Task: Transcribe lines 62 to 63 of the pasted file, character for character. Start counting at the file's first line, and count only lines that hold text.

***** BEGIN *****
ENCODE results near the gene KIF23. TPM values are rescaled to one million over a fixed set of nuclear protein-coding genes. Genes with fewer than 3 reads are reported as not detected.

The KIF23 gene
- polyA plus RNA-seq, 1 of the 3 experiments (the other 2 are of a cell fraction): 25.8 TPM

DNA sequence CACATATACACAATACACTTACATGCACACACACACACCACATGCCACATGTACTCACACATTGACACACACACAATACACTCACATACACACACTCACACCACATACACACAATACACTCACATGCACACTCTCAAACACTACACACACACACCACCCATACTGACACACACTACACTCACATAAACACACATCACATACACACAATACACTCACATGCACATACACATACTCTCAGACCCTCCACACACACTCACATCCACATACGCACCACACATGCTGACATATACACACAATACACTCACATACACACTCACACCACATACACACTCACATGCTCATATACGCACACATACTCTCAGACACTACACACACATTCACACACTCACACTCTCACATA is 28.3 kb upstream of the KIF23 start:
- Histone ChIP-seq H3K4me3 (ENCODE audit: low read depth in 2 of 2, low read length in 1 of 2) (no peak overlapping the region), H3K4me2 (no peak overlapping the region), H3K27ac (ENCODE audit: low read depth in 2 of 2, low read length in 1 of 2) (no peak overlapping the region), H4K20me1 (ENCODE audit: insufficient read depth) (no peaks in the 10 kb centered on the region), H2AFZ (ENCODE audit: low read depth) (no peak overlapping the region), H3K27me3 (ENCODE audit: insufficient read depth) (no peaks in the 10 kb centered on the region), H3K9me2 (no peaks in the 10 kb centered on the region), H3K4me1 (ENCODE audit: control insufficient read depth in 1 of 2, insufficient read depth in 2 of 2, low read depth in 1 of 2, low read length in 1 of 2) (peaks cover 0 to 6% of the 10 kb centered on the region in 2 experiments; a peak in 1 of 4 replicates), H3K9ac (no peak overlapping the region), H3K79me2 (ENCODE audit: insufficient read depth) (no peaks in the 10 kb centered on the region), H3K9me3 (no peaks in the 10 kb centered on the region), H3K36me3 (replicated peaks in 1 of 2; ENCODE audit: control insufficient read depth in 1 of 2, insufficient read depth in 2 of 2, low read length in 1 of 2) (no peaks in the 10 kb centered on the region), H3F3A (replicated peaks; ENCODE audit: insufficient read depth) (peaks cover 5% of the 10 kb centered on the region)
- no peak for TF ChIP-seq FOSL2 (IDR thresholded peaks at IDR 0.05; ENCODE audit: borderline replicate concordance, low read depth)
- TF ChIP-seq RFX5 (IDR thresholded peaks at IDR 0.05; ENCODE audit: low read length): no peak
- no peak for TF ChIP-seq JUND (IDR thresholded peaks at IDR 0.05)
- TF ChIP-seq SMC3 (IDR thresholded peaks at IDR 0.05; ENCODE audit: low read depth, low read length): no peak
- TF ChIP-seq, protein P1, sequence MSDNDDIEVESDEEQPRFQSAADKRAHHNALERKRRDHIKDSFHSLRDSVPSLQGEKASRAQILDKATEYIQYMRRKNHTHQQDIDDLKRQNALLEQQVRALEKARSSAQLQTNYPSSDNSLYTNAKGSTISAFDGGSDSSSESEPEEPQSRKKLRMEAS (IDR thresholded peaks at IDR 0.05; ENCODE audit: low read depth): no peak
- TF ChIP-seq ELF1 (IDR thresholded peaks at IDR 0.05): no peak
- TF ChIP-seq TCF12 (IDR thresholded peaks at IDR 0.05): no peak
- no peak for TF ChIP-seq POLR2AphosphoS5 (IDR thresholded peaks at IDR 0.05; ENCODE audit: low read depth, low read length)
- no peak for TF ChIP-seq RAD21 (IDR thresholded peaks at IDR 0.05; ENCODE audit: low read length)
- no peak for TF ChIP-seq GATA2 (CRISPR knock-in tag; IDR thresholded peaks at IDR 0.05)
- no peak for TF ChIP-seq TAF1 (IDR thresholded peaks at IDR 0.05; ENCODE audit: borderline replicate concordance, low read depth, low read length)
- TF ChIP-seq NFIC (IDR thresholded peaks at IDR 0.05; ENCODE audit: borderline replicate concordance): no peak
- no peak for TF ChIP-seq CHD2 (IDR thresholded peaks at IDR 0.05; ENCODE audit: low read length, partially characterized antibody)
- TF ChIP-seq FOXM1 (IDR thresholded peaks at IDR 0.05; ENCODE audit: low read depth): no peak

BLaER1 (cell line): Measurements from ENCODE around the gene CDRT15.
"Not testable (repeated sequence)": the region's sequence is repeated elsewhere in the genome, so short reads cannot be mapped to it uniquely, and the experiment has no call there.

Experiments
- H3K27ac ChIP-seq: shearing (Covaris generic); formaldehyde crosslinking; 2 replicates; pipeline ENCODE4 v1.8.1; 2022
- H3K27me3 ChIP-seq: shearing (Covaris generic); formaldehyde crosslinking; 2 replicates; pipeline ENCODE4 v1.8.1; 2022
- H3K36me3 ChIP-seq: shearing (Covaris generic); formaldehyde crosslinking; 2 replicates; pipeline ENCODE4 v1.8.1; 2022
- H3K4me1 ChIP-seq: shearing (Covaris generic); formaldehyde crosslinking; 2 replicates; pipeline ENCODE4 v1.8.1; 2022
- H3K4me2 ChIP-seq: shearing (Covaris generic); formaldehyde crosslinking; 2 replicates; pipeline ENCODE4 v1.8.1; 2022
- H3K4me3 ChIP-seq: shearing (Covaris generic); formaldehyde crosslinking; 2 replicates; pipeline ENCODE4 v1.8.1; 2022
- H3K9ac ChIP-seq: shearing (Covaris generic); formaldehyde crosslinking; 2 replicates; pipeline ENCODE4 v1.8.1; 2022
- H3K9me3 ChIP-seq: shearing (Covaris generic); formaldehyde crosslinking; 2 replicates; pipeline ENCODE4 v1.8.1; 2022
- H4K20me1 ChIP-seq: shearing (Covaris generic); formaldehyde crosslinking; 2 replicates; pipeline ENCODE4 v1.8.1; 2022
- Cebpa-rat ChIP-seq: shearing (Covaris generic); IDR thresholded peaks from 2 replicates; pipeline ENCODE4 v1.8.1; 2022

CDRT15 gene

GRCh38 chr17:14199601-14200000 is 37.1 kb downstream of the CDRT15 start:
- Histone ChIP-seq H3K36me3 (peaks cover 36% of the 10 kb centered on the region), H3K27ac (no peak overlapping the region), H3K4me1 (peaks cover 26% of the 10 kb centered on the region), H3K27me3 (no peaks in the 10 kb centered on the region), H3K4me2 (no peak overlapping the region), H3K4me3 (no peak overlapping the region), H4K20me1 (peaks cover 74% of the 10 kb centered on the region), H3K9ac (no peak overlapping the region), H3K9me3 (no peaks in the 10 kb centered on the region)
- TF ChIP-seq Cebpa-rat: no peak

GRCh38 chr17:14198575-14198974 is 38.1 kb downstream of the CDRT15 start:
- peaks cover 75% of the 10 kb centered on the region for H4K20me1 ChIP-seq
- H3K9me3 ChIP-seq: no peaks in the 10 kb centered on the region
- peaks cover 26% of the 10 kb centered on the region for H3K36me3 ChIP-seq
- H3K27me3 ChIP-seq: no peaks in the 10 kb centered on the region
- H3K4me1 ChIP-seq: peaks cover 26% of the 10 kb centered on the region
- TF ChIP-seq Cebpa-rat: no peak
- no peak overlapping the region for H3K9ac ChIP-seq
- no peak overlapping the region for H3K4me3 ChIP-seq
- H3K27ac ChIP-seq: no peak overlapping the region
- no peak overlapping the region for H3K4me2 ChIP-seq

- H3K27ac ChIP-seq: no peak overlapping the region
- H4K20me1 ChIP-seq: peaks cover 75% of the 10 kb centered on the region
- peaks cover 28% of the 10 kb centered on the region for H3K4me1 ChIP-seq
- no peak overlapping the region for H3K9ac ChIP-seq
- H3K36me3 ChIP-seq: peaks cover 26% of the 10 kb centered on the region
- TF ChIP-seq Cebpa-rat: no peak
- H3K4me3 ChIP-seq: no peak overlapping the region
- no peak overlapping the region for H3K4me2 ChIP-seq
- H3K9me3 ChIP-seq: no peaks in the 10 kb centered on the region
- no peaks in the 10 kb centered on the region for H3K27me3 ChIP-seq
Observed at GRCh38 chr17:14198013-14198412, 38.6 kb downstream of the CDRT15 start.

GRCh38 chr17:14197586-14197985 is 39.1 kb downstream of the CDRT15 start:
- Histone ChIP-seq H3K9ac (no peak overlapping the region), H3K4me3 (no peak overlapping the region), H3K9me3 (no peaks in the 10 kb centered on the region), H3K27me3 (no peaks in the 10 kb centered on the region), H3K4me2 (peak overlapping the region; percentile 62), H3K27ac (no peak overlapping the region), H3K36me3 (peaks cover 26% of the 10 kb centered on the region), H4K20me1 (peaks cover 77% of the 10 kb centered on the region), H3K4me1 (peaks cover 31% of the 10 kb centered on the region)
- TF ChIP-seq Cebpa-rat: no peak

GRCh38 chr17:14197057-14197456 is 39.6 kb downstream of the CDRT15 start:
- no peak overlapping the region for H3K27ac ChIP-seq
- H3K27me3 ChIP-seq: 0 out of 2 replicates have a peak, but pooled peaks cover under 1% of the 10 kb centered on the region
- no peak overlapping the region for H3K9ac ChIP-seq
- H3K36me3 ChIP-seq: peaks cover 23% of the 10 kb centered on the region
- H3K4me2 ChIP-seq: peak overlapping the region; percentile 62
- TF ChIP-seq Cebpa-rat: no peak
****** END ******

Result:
GRCh38 chr17:14197057-14197456 is 39.6 kb downstream of the CDRT15 start:
- no peak overlapping the region for H3K27ac ChIP-seq